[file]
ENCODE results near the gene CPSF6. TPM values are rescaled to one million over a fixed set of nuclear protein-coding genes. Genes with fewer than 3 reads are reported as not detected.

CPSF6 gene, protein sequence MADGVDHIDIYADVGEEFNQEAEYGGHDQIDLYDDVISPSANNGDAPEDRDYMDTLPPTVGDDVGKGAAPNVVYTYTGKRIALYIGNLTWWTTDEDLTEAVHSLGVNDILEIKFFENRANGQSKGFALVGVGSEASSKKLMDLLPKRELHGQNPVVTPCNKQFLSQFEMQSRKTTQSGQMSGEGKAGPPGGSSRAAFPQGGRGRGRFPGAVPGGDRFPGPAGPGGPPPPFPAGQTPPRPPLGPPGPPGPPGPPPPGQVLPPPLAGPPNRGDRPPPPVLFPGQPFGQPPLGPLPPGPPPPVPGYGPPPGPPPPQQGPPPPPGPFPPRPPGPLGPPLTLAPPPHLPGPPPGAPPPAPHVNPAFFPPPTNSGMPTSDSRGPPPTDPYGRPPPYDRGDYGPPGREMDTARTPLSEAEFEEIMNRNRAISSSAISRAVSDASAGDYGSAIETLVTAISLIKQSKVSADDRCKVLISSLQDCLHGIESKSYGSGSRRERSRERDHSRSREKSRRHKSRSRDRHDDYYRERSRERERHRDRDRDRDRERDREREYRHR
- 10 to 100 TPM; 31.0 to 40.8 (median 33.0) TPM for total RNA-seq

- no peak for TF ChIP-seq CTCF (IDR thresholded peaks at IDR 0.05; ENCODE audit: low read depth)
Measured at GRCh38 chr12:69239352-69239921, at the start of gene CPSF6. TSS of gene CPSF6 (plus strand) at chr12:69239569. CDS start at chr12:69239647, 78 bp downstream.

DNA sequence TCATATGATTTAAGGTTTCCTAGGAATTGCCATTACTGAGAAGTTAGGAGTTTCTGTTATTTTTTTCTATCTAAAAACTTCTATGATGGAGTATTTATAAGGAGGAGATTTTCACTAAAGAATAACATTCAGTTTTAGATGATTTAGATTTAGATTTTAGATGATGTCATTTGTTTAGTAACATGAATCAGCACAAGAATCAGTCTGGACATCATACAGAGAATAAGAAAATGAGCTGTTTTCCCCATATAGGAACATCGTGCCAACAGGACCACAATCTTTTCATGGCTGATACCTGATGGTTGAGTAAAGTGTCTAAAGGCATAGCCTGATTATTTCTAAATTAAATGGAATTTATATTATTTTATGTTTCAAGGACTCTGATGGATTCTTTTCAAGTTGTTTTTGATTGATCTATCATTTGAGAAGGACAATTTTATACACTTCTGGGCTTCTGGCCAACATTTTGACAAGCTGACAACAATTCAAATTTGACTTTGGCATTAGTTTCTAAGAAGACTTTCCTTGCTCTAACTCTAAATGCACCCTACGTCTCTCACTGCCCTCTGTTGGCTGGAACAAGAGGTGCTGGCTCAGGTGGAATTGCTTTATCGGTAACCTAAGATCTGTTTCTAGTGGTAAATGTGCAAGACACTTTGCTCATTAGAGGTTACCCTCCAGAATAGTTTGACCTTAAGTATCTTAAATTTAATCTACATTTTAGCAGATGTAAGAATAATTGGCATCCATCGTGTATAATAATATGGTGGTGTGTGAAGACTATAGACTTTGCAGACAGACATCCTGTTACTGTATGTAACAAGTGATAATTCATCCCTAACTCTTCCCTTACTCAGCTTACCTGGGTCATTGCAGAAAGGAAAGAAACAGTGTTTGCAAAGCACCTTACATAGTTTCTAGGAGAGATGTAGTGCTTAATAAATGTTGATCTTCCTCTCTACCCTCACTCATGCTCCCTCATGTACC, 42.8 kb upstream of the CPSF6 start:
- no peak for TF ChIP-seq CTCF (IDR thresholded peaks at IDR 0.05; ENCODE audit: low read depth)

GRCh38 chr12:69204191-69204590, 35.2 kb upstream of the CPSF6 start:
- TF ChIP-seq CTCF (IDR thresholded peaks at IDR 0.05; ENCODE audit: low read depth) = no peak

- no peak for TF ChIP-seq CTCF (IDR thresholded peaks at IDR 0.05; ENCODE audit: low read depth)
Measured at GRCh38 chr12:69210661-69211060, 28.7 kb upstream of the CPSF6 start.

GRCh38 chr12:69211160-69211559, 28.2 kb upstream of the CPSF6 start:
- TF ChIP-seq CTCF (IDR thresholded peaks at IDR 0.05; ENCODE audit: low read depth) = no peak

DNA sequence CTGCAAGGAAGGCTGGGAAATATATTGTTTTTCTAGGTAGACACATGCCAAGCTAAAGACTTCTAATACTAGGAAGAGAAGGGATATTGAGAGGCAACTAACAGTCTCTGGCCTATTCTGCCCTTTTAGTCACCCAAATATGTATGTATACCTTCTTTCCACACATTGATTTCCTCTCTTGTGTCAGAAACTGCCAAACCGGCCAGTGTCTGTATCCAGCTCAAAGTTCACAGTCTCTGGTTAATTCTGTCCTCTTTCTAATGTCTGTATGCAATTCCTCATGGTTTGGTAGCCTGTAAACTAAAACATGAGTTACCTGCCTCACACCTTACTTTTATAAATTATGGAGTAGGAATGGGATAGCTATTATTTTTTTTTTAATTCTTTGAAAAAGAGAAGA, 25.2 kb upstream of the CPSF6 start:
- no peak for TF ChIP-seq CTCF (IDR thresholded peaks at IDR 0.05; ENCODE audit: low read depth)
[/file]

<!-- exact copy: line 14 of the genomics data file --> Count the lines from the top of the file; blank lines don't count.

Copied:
DNA sequence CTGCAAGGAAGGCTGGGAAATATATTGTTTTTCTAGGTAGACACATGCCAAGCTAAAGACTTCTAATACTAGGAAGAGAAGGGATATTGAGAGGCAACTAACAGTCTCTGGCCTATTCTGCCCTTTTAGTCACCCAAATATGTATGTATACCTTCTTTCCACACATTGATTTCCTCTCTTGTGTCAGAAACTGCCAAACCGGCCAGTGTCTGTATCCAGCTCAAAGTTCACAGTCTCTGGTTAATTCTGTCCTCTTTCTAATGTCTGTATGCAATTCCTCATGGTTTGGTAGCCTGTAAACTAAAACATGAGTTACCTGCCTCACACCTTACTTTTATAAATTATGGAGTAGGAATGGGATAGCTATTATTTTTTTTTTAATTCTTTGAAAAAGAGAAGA, 25.2 kb upstream of the CPSF6 start: